In a nutshell: I develop new flavours for pastries and find new ways to make products.
Why? Seeing products that you have made or contributed to making on supermarket shelves is really rewarding.
Sacred Heart Girls' College, New Plymouth, final year subjects: Calculus, Chemistry, Digital Technologies (ICT), Geography, Statistics
Massey University - Palmerston North: Bachelor of Food Technology (Honours)
Earning: $45-55,000 approx. graduate salary
I work at The Pastryhouse developing new flavours for our pastries and new ways of making our products. Most of my time is spent in the factory running trials of new Danish pastries and croissants or doing small scale 'bench top' trials of new flavours and ingredients.
I enjoyed Maths and Chemistry the most at school. I needed Year 13 Calculus and Chemistry to get into the Food Technology degree, and also having a background in Statistics was very helpful. I didn't do Physics, which is the other required subject, so I had to do a summer school course before I could start my degree.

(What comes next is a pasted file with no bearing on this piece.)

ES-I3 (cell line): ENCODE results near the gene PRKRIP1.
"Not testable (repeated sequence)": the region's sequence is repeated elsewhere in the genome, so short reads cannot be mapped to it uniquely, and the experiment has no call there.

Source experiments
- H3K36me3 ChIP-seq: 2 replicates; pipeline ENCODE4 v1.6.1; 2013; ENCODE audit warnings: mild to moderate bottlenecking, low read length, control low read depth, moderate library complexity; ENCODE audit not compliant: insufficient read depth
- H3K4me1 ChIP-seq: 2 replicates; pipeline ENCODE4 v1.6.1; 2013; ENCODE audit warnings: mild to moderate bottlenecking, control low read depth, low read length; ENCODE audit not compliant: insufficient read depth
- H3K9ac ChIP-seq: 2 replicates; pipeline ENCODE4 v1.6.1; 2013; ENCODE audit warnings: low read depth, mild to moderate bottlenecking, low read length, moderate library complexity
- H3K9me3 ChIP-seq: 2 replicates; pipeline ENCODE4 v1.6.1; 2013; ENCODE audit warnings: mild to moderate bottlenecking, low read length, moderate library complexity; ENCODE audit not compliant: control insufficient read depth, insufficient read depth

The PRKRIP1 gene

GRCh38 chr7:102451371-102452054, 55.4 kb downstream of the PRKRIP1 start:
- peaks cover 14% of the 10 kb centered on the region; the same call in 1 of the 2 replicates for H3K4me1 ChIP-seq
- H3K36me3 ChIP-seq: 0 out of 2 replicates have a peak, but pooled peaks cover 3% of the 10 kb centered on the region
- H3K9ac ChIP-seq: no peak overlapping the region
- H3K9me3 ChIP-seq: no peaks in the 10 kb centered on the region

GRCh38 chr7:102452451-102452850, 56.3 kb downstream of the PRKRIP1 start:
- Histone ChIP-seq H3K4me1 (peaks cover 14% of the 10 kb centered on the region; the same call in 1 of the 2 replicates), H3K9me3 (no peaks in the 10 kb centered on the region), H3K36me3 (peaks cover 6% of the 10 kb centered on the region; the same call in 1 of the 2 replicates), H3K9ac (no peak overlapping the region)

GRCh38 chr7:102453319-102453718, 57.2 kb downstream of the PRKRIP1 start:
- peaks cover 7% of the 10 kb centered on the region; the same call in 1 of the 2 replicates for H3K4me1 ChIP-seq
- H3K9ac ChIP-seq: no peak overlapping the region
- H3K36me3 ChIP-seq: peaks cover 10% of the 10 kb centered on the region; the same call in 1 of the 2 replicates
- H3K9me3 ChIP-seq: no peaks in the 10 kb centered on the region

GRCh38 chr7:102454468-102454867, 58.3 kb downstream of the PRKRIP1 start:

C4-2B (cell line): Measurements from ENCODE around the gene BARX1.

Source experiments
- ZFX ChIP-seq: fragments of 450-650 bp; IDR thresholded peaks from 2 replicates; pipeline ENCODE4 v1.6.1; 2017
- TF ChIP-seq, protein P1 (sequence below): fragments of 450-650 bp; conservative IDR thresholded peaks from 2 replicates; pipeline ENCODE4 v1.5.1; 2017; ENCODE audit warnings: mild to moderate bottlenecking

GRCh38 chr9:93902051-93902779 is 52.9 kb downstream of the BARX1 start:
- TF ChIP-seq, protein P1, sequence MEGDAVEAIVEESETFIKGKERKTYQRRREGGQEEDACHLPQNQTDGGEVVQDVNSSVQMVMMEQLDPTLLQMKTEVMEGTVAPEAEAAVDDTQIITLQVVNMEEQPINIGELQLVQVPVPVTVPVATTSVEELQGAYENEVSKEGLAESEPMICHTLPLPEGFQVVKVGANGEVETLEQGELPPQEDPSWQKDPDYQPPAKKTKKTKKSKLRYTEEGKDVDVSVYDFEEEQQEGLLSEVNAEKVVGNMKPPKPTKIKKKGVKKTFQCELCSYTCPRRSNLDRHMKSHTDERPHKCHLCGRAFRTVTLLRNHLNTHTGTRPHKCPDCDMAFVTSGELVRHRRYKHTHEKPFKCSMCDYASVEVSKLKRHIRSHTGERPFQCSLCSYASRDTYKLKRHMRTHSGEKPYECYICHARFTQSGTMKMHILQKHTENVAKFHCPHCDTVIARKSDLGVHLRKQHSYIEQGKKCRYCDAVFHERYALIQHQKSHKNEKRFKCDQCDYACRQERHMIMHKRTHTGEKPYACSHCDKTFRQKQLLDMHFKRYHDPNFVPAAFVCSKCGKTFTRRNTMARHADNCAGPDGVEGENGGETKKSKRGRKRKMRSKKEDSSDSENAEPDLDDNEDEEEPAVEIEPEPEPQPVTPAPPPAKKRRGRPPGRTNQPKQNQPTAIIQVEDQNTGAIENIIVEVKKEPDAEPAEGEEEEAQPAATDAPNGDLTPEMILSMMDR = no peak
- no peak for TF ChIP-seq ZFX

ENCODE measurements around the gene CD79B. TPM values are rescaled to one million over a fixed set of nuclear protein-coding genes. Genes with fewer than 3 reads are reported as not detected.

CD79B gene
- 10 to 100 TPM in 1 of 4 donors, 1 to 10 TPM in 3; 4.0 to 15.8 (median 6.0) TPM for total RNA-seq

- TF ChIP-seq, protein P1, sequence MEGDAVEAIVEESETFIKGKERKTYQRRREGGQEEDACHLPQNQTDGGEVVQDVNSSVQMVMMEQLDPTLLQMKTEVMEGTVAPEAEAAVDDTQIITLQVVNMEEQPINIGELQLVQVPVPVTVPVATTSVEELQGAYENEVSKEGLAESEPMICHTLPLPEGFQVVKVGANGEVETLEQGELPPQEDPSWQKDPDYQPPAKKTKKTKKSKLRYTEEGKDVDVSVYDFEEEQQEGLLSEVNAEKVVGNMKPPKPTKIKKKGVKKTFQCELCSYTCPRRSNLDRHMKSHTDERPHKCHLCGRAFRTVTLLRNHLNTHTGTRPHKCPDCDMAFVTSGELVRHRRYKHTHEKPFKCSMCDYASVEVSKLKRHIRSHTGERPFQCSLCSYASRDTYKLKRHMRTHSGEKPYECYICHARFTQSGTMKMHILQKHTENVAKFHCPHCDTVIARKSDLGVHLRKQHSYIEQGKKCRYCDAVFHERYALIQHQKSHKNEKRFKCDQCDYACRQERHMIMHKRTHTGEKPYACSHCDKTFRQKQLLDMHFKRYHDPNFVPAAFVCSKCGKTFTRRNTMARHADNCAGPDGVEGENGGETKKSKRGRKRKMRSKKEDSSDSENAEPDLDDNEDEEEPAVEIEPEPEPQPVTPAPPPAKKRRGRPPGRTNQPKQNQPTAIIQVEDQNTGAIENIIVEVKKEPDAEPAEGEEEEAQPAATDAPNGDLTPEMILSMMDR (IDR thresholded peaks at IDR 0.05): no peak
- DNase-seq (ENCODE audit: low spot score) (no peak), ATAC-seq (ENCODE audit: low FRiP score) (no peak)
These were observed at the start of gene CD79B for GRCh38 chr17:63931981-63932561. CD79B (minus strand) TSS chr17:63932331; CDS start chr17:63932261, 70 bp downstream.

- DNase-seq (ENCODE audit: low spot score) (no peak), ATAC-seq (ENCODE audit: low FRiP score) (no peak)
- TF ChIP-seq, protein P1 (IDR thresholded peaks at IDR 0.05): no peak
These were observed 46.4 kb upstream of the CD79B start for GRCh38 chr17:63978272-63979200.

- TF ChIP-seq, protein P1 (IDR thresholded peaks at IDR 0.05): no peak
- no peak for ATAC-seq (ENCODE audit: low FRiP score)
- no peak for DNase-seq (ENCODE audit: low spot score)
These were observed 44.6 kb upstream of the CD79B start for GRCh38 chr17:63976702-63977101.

I didn't really know that I wanted to do food technology until I started doing it. I wanted to study something at university that would allow me to keep learning more about science.
As part of the food technology degree you need to do 900 hours of practical work during the summer breaks. This enabled me to gain experience in a range of different food industry areas, and helped prepare me for what it would be like after I graduated.
You get a good understanding of the rest of the business while working as a food technologist, which could open up opportunities to move into other areas. I'm currently a development technologist, so the next step is a senior technologist and after that possibly a management role.
My job would suit somebody who is innovative and who enjoys a job where you are constantly learning new things.
Posted December 2012
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